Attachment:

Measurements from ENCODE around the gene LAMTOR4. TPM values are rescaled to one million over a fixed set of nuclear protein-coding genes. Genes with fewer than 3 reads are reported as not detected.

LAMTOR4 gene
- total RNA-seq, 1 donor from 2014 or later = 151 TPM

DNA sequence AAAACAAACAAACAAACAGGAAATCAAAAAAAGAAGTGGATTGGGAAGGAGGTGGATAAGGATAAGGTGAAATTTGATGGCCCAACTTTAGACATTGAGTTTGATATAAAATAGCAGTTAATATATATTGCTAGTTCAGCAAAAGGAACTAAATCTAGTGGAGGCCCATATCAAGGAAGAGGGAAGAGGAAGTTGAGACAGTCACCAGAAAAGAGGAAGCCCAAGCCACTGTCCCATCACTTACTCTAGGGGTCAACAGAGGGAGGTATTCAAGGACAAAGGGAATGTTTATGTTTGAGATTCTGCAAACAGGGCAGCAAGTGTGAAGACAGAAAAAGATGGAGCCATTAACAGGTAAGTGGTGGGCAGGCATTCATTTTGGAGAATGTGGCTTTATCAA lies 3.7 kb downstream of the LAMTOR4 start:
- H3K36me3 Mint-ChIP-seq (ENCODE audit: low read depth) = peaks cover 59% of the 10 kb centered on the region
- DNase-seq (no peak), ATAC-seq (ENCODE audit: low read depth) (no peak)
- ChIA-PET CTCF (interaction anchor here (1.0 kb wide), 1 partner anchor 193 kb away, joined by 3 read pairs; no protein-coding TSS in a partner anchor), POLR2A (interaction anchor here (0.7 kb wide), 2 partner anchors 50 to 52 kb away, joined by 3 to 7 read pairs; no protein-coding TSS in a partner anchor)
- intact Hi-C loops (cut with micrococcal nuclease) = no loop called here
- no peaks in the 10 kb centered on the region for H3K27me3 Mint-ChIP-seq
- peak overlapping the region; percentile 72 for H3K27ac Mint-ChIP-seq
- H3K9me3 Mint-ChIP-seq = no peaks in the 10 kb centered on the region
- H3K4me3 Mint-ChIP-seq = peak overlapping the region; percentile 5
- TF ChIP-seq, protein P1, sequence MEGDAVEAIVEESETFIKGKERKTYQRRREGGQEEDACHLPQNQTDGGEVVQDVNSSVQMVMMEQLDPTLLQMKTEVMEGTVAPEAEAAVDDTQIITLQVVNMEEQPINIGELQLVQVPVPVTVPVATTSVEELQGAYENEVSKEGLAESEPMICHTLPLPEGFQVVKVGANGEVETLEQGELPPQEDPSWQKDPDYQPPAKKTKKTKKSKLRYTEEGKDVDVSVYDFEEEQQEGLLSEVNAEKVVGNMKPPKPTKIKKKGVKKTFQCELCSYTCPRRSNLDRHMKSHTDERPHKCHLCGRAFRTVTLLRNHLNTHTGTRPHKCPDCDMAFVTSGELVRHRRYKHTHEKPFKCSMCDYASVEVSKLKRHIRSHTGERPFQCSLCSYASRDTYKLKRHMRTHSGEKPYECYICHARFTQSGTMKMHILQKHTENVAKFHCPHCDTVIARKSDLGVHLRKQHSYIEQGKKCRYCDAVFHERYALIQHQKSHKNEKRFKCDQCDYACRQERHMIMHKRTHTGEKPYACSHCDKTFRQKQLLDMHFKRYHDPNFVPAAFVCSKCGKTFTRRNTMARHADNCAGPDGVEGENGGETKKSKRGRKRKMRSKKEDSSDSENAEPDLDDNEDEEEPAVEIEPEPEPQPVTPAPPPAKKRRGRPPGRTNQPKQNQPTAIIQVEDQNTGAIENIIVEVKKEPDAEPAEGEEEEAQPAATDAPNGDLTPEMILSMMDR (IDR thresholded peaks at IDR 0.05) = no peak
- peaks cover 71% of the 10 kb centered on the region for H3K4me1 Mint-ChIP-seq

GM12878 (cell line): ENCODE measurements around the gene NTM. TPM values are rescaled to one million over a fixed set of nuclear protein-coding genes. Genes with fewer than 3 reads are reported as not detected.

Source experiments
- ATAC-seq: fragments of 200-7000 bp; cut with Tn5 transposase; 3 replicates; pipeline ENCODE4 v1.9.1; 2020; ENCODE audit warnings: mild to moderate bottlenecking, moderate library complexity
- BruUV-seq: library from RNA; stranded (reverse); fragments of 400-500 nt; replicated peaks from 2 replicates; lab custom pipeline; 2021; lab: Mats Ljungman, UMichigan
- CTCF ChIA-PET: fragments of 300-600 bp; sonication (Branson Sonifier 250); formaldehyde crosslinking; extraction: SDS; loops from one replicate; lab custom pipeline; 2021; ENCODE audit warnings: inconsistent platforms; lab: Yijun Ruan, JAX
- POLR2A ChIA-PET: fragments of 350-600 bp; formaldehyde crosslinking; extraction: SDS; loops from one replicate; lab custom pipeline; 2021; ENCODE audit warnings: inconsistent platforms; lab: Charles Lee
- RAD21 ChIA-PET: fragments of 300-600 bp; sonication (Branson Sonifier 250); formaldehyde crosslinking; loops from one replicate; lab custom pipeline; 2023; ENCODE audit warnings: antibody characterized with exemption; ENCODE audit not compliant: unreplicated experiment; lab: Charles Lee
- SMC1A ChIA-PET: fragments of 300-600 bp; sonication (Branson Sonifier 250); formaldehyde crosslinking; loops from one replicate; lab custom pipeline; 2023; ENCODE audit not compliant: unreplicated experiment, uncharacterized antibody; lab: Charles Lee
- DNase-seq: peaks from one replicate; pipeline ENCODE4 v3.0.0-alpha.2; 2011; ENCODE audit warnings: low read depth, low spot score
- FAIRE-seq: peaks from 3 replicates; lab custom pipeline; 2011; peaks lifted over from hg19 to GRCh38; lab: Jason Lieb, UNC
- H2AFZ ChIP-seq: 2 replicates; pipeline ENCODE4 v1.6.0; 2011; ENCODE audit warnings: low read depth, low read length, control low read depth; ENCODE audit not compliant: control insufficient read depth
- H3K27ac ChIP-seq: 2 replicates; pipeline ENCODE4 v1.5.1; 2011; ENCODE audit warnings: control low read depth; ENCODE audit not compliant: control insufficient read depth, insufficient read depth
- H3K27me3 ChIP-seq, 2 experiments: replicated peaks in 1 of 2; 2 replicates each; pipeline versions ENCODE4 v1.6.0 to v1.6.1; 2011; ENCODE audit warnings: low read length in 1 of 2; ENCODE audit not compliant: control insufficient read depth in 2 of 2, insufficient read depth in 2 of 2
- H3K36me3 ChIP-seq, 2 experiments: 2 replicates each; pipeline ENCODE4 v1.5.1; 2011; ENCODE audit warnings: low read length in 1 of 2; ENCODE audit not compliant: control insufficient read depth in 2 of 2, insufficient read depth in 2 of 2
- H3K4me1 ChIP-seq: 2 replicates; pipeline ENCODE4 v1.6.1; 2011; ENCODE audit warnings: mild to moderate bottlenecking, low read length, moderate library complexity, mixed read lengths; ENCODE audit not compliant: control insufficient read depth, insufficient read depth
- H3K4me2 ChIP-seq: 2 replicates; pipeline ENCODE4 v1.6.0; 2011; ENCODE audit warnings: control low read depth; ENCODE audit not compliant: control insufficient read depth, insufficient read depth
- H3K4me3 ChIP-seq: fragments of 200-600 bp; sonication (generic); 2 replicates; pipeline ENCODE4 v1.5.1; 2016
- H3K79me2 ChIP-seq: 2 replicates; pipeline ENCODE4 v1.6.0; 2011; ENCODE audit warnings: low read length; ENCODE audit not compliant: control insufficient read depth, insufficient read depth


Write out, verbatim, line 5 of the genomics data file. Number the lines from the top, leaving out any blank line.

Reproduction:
- H3K36me3 Mint-ChIP-seq (ENCODE audit: low read depth) = peaks cover 59% of the 10 kb centered on the region